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Old 01-29-2014, 10:44 AM   #21
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I have a 2wd Pickup (TV) and a 4wd SUV (DW's ride). I like that I can eek out a little extra weight capacity because of the 2wd in my truck. I was thinking that my next truck would be a 3/4 ton, just so I don't have to worry about weight capacities as much. When the time comes, I'll be surprised if I can find a 2wd 3/4 ton truck within a reasonable distance from me that has the options I would want. That being said, I would probably go with 4wd simply out of convenience and options at time of purchase. The weather here is very temperate, so I don't have a lot of snow and ice to deal with. We generally only camp in well-developed parks and CG's. So for me, it might be nice to have "just in case" but not really a necessity and when the time comes, I'll probably hunt for a 2wd model first. That won't be for a number of years, so who knows where I'll be when the time comes. My usage model may change completely by then and I'll reevaluate at that time... If I were buying a new truck this week, I would try pretty hard to get it in 2wd.
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Old 02-01-2014, 10:27 PM   #22
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Not even a contest 4wd only. I had to use 4wd backing into a driveway that was wet. Plus you may be able sell a 4wd truck to a person that is looking for a 2wd but never to a person who wants 4wd. I have had 3 4wd trucks and used 4wd in all of them. Btw even with limited slip, positraction, locking differentials, or traction control it is no substuite for 4wd. Newer 4wd trucks (like my old '04 Silverado) have limited slip and 4wd. That makes it really hard to get stuck. If you ever encounter ice and or snow 4wd in 4 high or 4 low can help you stop as well. You can use engine braking (carefully) to slow down without skidding. It also helps the ABS system work better because all wheels are locked together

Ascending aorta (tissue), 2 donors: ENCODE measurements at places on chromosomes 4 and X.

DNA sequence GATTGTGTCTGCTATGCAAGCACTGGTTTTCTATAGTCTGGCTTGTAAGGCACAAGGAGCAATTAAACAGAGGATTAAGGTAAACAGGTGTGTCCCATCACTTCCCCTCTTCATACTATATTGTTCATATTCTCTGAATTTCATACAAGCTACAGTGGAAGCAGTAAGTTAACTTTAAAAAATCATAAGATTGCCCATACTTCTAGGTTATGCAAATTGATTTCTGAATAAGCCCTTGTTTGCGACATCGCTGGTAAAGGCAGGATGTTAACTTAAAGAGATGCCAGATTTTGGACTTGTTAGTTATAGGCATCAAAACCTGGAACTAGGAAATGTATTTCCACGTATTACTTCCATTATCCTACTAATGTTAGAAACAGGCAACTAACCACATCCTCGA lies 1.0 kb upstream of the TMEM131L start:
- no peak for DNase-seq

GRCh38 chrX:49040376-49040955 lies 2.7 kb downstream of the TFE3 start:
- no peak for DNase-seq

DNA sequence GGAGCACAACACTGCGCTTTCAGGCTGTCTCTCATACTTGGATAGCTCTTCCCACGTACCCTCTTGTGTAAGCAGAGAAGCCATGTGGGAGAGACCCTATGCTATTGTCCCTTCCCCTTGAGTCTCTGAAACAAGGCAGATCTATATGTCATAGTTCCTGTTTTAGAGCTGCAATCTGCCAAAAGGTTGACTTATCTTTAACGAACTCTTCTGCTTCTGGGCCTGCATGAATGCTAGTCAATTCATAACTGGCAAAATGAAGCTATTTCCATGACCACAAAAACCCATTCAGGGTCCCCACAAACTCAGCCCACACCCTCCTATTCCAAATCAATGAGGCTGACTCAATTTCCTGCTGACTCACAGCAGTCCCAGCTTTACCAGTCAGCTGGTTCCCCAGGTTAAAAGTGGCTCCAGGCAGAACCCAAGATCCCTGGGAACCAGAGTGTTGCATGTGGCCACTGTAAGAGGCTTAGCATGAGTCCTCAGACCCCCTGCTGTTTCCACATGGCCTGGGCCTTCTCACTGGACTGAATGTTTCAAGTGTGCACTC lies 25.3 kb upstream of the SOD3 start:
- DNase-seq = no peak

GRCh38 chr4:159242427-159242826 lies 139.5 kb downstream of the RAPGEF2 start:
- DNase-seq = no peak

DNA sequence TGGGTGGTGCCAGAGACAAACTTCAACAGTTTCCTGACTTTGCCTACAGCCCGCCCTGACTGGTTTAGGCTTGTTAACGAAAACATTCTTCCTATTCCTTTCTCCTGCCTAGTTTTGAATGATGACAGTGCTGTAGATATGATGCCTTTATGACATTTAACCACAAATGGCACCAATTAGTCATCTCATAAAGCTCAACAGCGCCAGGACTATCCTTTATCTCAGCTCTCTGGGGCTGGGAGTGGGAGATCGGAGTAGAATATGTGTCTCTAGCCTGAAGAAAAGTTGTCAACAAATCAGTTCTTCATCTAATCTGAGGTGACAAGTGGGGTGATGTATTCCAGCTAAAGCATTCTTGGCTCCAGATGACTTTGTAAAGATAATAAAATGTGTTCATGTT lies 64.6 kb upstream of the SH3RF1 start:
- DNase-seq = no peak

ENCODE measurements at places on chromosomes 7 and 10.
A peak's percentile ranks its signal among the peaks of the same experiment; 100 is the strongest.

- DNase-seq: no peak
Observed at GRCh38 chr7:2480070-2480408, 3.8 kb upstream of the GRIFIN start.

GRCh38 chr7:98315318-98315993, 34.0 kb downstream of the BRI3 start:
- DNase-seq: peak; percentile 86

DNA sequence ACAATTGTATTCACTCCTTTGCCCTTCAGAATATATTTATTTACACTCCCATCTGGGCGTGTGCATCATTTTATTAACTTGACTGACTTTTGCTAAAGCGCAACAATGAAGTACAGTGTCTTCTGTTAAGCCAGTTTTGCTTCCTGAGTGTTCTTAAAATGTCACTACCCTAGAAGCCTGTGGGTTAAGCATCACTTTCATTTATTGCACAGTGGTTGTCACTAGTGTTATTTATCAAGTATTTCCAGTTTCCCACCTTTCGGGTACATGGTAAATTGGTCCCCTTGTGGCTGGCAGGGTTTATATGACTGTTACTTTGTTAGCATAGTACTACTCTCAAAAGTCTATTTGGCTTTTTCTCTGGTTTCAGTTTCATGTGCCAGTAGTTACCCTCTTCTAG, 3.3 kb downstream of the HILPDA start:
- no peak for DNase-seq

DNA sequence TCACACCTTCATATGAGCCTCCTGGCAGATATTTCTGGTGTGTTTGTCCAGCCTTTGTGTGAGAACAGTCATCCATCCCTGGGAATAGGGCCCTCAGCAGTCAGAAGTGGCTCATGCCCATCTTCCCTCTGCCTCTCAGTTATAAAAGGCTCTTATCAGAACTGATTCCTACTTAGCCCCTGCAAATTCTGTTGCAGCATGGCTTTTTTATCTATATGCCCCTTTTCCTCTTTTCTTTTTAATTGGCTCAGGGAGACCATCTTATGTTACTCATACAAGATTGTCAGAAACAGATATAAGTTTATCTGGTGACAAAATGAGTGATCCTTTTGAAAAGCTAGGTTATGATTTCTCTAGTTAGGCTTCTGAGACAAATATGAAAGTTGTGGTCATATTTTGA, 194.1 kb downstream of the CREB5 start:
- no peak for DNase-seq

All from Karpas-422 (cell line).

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Old setup:
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Old 02-02-2014, 10:27 PM   #23
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When my truck sits on the grass for a couple of days while we are on our river lot the front wheels seem to sink into the grass making it hard to get the empty truck to go. My truck has a posi rear end and one day in the rain I needed to go to town. In 2wd it wouldn't move. (empty truck) In fact I left it idling in drive and got out to see if both rear wheels were turning. They were. Rather than having to get help I simply was able to turn the 4x4 knob and drive away.
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Old 02-03-2014, 07:25 AM   #24
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Get a 4WD. It's well worth the extra money.
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Old 02-17-2014, 12:05 AM   #25